In association with my question about the meaning of “chemical Mickey” in Time magazine’s article “The science of romance: Why we love,” (Jan. 28, 2008) http://www.time.com/time/magazine/article/0,9171,1704672,00.html, there was the following sentence;

Men see ample breasts and broad hips as indicators of a woman's ability to bear and nurse children--though most don't think about such matters so lucidly. Women see a broad chest and shoulders as a sign of someone who can clobber a steady supply of meat and keep lions away from the cave.

I was amused to find the word, “clobber” which I understand only in the range of meaning, 1. hit sb very hard. 2. (usually passive) affect sb badly or push them. 3. (often passive) defeat sb. completely as defined in OALED, being used in this way.

What does ‘clobber’ mean in the above quote? 'Clobber meat'- if you had to, or if you are a butcher or a boxer - is understandble. But can I clobber 'supply' - an abstruct concept, not meat - a concrete object, like shut down the supply line - logistics? In other word, I can clobber "a lump" of meat, but I cann't clobber "supply" of meat. I hope you understand the point I'm hunging up.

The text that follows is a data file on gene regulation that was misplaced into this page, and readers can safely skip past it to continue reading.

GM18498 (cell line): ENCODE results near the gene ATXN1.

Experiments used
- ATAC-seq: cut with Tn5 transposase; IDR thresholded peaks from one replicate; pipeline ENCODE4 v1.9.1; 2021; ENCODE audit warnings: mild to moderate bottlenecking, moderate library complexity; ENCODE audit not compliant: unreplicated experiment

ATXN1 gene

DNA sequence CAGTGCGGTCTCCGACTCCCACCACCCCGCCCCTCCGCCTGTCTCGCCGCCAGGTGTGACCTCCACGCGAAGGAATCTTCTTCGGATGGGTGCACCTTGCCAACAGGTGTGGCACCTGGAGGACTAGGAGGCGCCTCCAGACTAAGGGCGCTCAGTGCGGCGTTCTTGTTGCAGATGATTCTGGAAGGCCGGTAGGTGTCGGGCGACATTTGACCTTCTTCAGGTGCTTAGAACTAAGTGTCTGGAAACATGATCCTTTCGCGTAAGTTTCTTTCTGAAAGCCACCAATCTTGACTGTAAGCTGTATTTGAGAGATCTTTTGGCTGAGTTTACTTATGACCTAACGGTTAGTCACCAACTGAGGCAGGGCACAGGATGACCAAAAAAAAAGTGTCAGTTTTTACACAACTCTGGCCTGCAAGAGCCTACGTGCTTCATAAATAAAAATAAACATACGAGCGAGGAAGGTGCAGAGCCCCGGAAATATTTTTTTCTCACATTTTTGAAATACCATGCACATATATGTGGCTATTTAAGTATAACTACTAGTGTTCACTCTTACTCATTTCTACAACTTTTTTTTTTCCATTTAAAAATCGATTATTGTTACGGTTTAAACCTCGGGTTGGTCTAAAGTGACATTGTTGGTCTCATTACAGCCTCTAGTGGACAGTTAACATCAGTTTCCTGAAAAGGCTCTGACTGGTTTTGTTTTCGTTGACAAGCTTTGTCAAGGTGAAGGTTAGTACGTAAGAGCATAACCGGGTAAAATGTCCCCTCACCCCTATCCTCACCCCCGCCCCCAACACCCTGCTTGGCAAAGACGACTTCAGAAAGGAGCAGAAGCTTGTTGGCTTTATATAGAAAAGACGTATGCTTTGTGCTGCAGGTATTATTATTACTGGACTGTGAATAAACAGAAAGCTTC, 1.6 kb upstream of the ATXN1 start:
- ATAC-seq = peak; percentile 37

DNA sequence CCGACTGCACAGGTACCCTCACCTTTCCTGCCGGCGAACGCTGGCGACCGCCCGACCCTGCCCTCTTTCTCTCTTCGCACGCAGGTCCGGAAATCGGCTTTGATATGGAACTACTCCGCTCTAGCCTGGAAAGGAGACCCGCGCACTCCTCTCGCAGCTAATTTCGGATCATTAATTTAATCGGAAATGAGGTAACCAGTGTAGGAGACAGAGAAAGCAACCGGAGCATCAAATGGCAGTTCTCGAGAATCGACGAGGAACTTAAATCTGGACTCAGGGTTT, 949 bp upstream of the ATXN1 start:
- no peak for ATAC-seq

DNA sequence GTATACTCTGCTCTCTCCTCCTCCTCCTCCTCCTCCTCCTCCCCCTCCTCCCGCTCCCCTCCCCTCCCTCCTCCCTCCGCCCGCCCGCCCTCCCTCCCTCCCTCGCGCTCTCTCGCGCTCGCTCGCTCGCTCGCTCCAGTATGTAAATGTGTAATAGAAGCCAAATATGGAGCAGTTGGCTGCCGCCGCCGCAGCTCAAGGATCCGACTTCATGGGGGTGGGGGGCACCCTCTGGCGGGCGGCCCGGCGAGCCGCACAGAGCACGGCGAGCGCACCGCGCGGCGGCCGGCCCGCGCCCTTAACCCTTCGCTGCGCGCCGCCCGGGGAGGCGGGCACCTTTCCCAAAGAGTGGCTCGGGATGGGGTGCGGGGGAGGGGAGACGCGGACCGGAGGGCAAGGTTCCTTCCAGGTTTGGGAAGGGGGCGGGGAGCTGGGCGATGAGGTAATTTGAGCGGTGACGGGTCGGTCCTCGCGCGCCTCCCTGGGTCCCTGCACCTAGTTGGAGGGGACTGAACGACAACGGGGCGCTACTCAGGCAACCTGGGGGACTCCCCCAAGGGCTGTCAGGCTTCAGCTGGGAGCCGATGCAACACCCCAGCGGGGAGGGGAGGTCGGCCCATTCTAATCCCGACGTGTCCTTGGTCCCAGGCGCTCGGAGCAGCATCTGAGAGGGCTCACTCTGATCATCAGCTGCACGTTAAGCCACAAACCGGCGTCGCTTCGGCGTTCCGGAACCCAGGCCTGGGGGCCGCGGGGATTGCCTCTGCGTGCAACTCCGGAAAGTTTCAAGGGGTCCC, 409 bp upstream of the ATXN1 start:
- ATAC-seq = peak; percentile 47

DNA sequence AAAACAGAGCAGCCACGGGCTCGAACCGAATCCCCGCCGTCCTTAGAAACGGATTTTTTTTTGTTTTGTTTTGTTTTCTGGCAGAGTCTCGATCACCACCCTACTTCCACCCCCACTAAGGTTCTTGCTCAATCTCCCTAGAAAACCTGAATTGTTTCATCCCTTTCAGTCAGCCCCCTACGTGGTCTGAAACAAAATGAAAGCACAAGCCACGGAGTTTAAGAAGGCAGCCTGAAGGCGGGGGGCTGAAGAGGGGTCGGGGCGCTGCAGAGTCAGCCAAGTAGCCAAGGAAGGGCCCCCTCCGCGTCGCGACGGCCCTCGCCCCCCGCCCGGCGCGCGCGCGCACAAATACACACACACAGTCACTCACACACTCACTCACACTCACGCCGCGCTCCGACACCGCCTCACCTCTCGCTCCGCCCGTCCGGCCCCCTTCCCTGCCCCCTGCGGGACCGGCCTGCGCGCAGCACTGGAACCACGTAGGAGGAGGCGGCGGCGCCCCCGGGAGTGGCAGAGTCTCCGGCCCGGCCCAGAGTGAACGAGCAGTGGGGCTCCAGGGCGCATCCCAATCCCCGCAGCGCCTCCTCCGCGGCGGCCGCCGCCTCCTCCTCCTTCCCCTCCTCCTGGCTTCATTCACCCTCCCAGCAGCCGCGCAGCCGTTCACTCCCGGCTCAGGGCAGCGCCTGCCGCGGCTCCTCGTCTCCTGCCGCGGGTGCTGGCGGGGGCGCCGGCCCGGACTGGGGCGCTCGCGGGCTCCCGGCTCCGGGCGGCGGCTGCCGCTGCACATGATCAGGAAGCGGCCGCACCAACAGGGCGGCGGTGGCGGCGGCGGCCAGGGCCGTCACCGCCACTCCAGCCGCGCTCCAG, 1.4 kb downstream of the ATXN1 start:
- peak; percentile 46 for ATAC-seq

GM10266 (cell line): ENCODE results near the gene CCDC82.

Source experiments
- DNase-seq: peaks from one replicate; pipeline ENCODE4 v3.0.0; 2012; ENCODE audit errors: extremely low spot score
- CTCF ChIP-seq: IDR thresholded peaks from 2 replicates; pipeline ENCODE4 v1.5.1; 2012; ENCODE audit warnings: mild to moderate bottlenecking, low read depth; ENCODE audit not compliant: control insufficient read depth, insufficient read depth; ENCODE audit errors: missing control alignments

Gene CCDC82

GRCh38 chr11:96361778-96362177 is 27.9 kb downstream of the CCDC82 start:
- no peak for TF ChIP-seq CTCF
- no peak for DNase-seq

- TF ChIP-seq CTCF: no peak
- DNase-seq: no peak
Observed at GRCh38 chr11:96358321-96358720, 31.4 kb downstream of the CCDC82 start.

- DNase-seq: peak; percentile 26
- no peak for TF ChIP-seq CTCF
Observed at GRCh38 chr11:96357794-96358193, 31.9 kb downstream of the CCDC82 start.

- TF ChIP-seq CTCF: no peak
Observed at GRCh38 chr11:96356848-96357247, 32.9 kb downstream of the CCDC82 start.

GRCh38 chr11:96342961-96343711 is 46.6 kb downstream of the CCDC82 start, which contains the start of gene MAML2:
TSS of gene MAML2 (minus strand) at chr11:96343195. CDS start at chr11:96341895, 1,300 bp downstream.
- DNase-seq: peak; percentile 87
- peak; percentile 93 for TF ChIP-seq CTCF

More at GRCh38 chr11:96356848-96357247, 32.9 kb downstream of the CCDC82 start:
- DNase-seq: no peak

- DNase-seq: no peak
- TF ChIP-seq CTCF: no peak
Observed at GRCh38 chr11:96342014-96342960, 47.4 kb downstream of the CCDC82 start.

Does the “Clobber” have the meaning other than defined in the OALED?

2 Answers 2


"Clobber a steady supply of meat" is the writer's shorthand way of saying "clobber (kill) a steady stream of animals and turn them into meat". The meaning is clear to a native speaker (for whom "clobber" was already a familiar word), but this does not constitute a new meaning; it's just the writer being cute.


I interpret the specific use of "clobber" by the author, to evoke the image of the stereotypical caveman leaving the cave to provide for his family by using a club to beat (clobber) prey.

Definition from the FreeDictionary.com:

tr.v. clob·bered, clob·ber·ing, clob·bers


  1. To strike violently and repeatedly; batter or maul.

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